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Our Ugly Churches Are Failing Us and We Need to (and We Can!) Change That.

February 16, 20244 min read

Our Ugly Churches Are Failing Us and We Need to (and We Can!) Change That.

Let's face it: too many of our churches are eyesores, and it's time we own up to this uncomfortable truth. 

In our well-meaning but misguided efforts to be efficient, practical and good stewards, we've lost something important—the intrinsic connection between beauty, worship, and possibly most impactfully, community. The stark, uninspiring “post-modern” buildings we've erected in the name of efficiency stand as testimonies to a forgotten principle we once knew: that the spaces we dedicate to God should lift the human spirit, not depress it. 

ugly church

Example of how our churches currently look and fit into towns.

How can we expect to draw people into a relationship with God when the very gateways to such communion are, frankly, uninviting? It's time to challenge the status quo from the evangelical church and reclaim the lost art of creating churches that mirror the beauty of the Creator they're meant to honor.

The Bible teaches us that every detail of the Tabernacle, every instruction for the Temple, was imbued with significance and beauty, and it clearly reflected the majesty of God. Yet, somewhere along the line, we've rationalized our way into believing that beauty is a luxury we can do without in our places of worship. 

We don’t need churches to have tall steeples or Mary in stained glass windows everywhere. That isn’t what makes something beautiful. We DO need churches to become a “third place”. Our churches, by design, should be the ultimate third places—locations where people can gather, not just for worship but for connection, support, and shared life. Yet, when our churches resemble nothing more than bland, functional buildings, we miss a critical opportunity to draw people into a deeper engagement with their faith and with each other.

The "third place," is a term introduced by sociologist Ray Oldenburg.These are spaces distinct from our homes (the 'first' place) and workplaces (the 'second' place) where people voluntarily gather, socialize, and build bonds. In his work, Oldenburg highlights that third places are essential for a vibrant community life, offering informal gathering spots that are accessible, neutral, and foster a sense of commonality among its patrons.

When churches step into the role of a third place, they become more than just a site for Sunday services; they transform into a community hub where life is shared. This transformation has serious implications.

Example of how a church might create a third place

Example of how a church might create a third place and what it would look like

Churches as third places can significantly enhance their social capital, providing a platform for diverse interactions and the strengthening of communal bonds. Data from urban studies indicate that communities with strong social capital have lower crime rates, better educational outcomes, and improved mental health.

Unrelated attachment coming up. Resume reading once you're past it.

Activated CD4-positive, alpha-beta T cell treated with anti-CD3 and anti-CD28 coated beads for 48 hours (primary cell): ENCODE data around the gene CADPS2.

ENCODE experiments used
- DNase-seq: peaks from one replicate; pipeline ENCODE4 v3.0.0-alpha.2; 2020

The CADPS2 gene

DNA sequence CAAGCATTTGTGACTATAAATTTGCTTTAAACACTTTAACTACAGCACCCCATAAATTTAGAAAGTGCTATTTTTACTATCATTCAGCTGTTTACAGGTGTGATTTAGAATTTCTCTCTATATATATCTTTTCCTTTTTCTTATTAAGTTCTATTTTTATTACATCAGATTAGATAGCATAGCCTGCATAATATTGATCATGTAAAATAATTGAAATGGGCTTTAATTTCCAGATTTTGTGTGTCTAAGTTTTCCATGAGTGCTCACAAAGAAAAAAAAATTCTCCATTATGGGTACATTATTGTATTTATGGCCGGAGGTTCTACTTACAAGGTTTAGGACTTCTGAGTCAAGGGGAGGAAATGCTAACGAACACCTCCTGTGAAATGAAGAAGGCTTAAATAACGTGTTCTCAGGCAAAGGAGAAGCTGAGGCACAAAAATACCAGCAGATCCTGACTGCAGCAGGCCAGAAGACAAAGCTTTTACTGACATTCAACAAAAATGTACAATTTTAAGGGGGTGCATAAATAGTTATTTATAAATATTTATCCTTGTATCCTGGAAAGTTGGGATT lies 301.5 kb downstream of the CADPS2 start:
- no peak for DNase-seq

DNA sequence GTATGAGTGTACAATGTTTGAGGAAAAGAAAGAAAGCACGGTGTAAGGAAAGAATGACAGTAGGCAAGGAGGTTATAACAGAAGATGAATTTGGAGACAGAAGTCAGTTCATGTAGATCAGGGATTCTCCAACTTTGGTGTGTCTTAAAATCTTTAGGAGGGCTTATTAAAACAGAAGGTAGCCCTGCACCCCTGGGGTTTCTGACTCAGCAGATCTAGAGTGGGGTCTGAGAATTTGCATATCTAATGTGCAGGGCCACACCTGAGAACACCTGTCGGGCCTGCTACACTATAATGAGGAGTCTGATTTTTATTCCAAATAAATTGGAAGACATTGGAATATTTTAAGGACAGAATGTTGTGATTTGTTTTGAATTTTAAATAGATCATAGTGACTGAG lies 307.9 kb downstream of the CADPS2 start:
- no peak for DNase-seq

Secondly, the role of third places in improving mental health and wellbeing is well-documented. They provide a sense of belonging and support networks that are crucial for mental health. Churches as third places offer additional layers of support through pastoral care, prayer groups, and other spiritual resources, addressing both the social and spiritual needs of individuals.

By becoming a hub for arts, culture, and education, churches can lead a cultural and spiritual renaissance within their communities. This can involve hosting concerts, art exhibits, lectures, and workshops that are open to the wider community, making the church a beacon of cultural enrichment and spiritual growth.

Incorporating the concept of third places into church planning and architecture requires a paradigm shift. It means designing spaces that are open, flexible, and welcoming to all, with amenities that encourage lingering and interaction—coffee shops, bookstores, open courtyards, and community gardens. Not massive, empty, asphalt oceans. It's about creating an environment where relationships can flourish outside formal worship services.
Moreover, adopting this approach doesn't mean abandoning the sacredness of the church; it means enhancing it. When people feel a strong connection to their church as a community hub, their engagement and commitment to their faith and congregation deepen. This holistic approach to church planning, grounded in a deep understanding of human needs, can lead to thriving communities where the church stands at the heart of everyday life, not as an island of spirituality disconnected from the world.

Transforming our churches into third places is not just about architectural beauty or functional space planning; it's a strategic, mission-driven endeavor. It's about reimagining the role of the church in the 21st century as a center of community life, where faith, culture, and social interaction intersect. By doing so, we can fulfill our calling to be a light to the world, drawing people not just to our services, but into a living community of faith.




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William Hamilton

I am a humble follower of Jesus Christ, dedicated to sharing the truth of the gospel. As a writer and seeker of knowledge, I am continually learning and growing in my faith. With a passion for deep theological understanding and a heart for apologetics, I strive to articulate the message of God's love and grace with clarity and humility. Through my website, I aim to provide thoughtful and edifying content, offering insights into biblical truths, cultural issues, and the relevance of Christianity in today's world. My desire is to glorify God, make disciples, and point others to the life-transforming power of Jesus Christ.

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